We developed an electrochemical catalytic system for the dechlorination of 1,1-bis(4-chlorophenyl)-2,2,2-trichloroethane (DDT) that is one of the most problematic persistent organic pollutants (POPs) [108]. The controlled-potential electrolysis of DDT was performed at −1.4 V vs Ag/AgCl in the presence of 1 in DMF/n-Bu4NClO4. The DDT was converted to 1,1-bis(4-chlorophenyl)-2,2-dichloroethane (DDD), 1,1-bis(4-chlorophenyl)-2,2-dichloroethylene (DDE), 1-chloro-2,2-bis(4-chlorophenyl)ethylene (DDMU), and 1,1,4,4-tetrakis(4-chlorophenyl)-2,3-dichloro-2-butene (TTDB, E/Z) through dechlorination (Scheme 8b) [109]. A turnover number of 82 based on 1 was achieved. Mechanistic investigation revealed that the electrochemically generated Co(I) species of 1 participated in the dechlorination. To recycle the catalyst, ionic liquids are promising solvents due to their excellent electronic conductivity and nonvolatility. Thus, 1-butyl-3-methylimidazolium tetrafluoroborate ([bmim][BF4]) was utilized as the solvent in the dechlorination of DDT [110]. During the extraction process, the product and 1 were separated in the organic solvent and ionic liquid layers, respectively. The ionic liquid layer could be recycled for further reactions. More interestingly, the catalytic ability of 1 increased nearly four times the reaction using DMF as solvent. This was consistent with the Hughes–Ingold prediction of solvent polarity effects on reaction rates [111].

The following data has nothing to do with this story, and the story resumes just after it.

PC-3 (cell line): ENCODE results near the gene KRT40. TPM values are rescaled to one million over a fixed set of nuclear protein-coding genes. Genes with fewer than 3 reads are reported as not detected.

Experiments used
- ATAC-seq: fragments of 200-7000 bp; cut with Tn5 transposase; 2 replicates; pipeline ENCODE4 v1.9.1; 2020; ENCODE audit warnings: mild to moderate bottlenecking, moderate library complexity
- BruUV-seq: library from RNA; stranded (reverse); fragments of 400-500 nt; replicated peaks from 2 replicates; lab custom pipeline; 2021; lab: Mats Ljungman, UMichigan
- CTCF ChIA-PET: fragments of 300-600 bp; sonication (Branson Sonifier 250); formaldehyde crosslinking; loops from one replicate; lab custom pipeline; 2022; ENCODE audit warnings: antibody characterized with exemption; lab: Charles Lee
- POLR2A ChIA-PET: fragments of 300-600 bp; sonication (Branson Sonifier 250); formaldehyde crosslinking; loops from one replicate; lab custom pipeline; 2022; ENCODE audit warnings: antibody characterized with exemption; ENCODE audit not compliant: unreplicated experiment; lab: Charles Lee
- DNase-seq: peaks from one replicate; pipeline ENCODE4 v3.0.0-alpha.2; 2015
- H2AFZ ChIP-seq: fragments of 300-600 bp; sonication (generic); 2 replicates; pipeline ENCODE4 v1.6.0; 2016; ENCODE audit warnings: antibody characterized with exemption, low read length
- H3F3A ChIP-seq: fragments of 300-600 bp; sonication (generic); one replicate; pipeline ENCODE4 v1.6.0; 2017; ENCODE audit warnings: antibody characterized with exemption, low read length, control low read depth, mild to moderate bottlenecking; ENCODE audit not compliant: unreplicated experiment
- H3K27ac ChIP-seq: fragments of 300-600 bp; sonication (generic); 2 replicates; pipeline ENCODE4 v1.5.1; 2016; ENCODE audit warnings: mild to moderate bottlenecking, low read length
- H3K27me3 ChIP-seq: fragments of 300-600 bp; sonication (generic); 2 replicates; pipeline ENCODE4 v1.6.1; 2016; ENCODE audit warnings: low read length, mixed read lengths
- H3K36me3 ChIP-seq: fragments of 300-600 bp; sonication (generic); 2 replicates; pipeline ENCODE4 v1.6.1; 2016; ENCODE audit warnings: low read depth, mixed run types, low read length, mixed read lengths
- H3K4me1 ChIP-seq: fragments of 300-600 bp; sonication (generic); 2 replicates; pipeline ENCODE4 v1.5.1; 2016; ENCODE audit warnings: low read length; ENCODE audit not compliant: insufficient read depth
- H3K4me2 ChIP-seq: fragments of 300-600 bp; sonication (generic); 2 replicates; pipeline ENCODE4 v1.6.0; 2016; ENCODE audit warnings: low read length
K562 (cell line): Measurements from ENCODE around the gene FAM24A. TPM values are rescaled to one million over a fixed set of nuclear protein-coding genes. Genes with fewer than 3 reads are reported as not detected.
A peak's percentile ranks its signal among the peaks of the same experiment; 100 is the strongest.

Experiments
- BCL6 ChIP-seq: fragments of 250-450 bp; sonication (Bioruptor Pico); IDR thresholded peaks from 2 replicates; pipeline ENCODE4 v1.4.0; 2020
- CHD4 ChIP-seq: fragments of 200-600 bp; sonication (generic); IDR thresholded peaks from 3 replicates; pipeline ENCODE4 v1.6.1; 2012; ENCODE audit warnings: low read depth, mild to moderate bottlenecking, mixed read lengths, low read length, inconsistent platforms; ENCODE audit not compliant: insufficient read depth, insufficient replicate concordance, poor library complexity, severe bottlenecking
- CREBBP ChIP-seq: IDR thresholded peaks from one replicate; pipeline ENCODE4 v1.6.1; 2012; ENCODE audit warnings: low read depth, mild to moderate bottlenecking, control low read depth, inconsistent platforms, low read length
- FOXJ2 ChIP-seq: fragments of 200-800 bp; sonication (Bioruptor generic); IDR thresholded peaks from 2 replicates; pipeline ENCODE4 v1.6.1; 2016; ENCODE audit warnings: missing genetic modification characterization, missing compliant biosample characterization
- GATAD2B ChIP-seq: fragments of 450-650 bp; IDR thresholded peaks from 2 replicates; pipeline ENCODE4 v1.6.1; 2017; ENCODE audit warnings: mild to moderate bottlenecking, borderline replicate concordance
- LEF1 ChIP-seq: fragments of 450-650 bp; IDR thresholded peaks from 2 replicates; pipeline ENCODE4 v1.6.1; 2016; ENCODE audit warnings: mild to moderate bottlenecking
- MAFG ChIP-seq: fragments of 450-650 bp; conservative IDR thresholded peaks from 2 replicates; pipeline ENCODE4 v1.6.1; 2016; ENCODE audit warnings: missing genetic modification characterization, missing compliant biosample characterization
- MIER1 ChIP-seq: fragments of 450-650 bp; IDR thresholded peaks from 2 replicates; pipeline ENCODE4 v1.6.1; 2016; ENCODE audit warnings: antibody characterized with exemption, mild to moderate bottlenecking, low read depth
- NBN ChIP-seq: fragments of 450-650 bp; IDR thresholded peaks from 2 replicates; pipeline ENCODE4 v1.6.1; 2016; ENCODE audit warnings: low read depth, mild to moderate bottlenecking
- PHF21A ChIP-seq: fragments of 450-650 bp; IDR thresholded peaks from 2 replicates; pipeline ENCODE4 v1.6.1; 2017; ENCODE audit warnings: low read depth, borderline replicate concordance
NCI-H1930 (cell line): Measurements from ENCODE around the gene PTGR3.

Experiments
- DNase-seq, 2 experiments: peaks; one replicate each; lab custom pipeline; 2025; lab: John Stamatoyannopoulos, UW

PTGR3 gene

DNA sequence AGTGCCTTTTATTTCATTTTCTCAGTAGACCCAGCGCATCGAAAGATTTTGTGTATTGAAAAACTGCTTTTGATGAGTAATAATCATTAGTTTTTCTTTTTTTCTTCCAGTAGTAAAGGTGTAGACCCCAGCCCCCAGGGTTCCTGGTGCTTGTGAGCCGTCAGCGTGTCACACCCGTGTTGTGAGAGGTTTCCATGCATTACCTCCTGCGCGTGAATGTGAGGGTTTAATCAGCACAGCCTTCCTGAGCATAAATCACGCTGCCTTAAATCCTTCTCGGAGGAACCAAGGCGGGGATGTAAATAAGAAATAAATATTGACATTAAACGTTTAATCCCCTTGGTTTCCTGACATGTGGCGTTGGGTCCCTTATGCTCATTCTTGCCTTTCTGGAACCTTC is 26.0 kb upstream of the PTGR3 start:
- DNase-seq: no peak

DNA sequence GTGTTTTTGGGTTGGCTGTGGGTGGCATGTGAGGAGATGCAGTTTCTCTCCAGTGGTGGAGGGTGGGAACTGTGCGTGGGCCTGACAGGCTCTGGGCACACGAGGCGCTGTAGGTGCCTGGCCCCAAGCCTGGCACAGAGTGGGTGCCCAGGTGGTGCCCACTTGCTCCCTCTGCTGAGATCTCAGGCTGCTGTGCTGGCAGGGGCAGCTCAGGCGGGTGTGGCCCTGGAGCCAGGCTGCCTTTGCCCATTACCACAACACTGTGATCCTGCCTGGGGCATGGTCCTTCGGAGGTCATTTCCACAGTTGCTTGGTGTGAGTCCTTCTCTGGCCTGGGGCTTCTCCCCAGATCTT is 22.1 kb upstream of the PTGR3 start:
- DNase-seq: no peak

We also developed a visible-light-driven catalytic system for the dechlorination of DDT using 1 as catalyst and [Ru(bpy)3]Cl2 as photosensitizer [102]. The redox potential of [Ru(bpy)3]Cl2 for Ru(II)/Ru(I) couple is −1.35 V vs SCE in CH3CN. Thus, 1 was reduced to the Co(I) species by the photosensitizer in the presence of triethanolamine (TEOA) as sacrificial reductant on irradiation with a 500 W tungsten lamp in ethanol. DDT was successfully converted to DDD, DDE, and TTDB (E/Z). The recycled use of 1 and [Ru(bpy)3]Cl2 was also achieved using an ionic liquid as the reaction medium [103]. Recently, we have found that cyclometalated iridium(III) complexes such as Irdfppy [112] are superior to [Ru(bpy)3]Cl2 in terms of their photosensitization abilities in visible-light-driven B12 catalytic systems (Scheme 9) [104]. This was probably due to the gradual decomposition of [Ru(bpy)3]Cl2 under visible light irradiation. This is consistent with the report by Yoon et al. in which light irradiation to Ru(bpy)32+ resulted in rapid decomposition during the photocatalytic reaction [113]. It was remarkable that a significantly high turnover number based on 1 (10,880) was obtained in the prolonged reaction with Irdfppy. Quenching experiments with time-resolved photoluminescence spectroscopy revealed that the oxidative quenching of the excited state of Irdfppy favorably proceeds over the reductive quenching mechanism. The combination of 1 and Irdfppy offers the best choice for the dechlorination of DDT among our light-driven systems in terms of both catalytic activity and visible-light harvesting.